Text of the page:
The Observer is a Student-run, daily print & online newspaper serving Notre Dame & Saint Mary's. Learn more about us.



JAKE CARNEY: Off-the-field moments most meaningful for Carney

Kyle Cassily | Friday, November 18, 2005

Irish defensive back Jake Carney has excelled in athletics his entire life, including football, basketball and track, but the senior recognizes no greater influence on his accomplishments than his family.

His father was a linebacker and later a team doctor for the Air Force Academy. His uncle was a wide receiver at UCLA. Both men have been his greatest role models throughout his life.

“Both of them did very well at football, but always stressed the full package,” Carney said. “They always pushed me as strongly towards academics and social issues and that kind of thing better than, maybe, at times, more than football, itself. I think they really taught me to just try to excel at everything as hard as you can, because you really never know what you’re going to be best at when it comes down too it.”

On the field, the swift defensive player thrives on special teams. He has been a steady contributor on Irish kickoff, kick return and punt teams, the stage for his most memorable football moment.

Carney started on special teams Oct. 15 against USC and was on the field for Tom Zbikowski’s punt return for a touchdown and the ensuing end-zone celebration. He said the moment will stick with him forever.

“I think that’s as fun a moment as any play on the field,” Carney said. “It’s a party with your teammates. It’s a great feeling, because you get to experience it with these guys that you’ve worked so hard with.”

Carney was highly recruited coming out of Lexington Catholic High School in Kentucky as he played on both sides of the ball and special teams. Numerous Big-10 and Pac-10 schools gave him offers, but, in the end, it came down to Michigan, Stanford and Notre Dame.

“You got the academics, you got the athletics, you got the social atmosphere, the spiritual atmosphere in both places,” Carney said of his decision, which came down to Notre Dame and Stanford. “But nothing compares to the feeling you get stepping on this campus. That sealed it. It had everything else I was looking for, it felt extremely right.”

The on-field rewards of playing for Notre Dame will never leave Carney, but it is the off-field friendships with teammates that will truly stick with him.

He initially met many of his future teammates during the Army-All America Bowl his senior year of high school, where he roomed with future collegiate star Maurice Clarett. From those first meetings, through countless grueling summer workouts, to celebrations in Notre Dame Stadium and the locker room, Carney has forged unbreakable bonds with his teammates.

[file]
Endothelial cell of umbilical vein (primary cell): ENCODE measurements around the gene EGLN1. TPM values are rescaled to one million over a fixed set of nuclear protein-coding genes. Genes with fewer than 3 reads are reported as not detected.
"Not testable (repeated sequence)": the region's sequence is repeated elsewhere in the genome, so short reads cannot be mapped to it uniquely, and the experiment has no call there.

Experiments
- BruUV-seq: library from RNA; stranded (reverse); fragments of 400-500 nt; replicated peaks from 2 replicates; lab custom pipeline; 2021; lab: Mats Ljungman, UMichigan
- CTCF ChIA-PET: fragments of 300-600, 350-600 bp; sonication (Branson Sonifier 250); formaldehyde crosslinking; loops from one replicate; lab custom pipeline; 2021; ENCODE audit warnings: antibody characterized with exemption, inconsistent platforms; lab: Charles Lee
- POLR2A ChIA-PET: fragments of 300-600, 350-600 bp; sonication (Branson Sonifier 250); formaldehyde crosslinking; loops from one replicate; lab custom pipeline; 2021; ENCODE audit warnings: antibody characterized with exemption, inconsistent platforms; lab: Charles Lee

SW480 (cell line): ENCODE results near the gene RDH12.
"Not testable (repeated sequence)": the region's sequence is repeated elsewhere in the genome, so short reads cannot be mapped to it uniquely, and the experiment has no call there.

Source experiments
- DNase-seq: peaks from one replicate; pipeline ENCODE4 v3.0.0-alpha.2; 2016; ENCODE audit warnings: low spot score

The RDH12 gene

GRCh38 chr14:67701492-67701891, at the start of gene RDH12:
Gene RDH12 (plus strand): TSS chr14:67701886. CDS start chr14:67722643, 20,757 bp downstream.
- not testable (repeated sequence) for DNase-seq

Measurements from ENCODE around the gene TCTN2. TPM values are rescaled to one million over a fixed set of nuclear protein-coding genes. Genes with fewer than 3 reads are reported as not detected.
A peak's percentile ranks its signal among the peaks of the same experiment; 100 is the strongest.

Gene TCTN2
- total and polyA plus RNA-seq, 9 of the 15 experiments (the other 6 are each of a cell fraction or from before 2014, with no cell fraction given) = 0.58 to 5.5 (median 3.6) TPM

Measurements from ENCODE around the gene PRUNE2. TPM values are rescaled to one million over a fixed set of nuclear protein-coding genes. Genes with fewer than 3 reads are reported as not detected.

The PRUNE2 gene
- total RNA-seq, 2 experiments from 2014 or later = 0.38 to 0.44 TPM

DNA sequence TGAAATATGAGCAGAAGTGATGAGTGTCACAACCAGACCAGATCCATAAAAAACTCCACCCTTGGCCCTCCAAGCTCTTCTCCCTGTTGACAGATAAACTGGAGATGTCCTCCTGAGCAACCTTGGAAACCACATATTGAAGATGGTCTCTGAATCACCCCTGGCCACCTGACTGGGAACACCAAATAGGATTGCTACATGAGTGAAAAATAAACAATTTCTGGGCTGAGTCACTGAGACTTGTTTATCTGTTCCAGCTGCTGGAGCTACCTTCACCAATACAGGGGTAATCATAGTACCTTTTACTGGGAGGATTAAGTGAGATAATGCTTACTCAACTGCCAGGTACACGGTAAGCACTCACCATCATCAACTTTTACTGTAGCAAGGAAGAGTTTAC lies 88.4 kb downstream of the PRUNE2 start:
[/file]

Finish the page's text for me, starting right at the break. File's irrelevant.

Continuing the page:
“We’re not always the ones making the plays on the field, but when we do get on the field, we do our best to make plays and have the opportunity to make plays,” he said of his fellow upperclassmen. “I have a blast with it. The amount of leadership, it’s just amazing. Helping guys academically, helping guys socially, helping guys on the field where you can, we’re a tight knit group everywhere.”

The season is nearing its end. Within the year, Carney’s class will go its separate ways, but the memories he has had with them will remain.

He recalls a moment from his freshman year during the winter’s first snow storm, one early morning when he and his classmates had just left a study hall together. A snowball fight erupted between them and the women’s softball team.

“We were getting it put to us pretty badly,” he said.

Soon nearby male dorms had emptied to join in the fight on the quad, and the football freshman knew a last-ditch charge was the only option left to him.

“The games will always be memorable and the pep rallies will always be memorable, but nothing beats everyday coming into the locker room and goofing off with your buddies and playing around with your buddies and going out with your buddies and doing everything with your buddies,” Carney said. “I think that’s what I’ll definitely miss the most, the people and the relationships I made here.”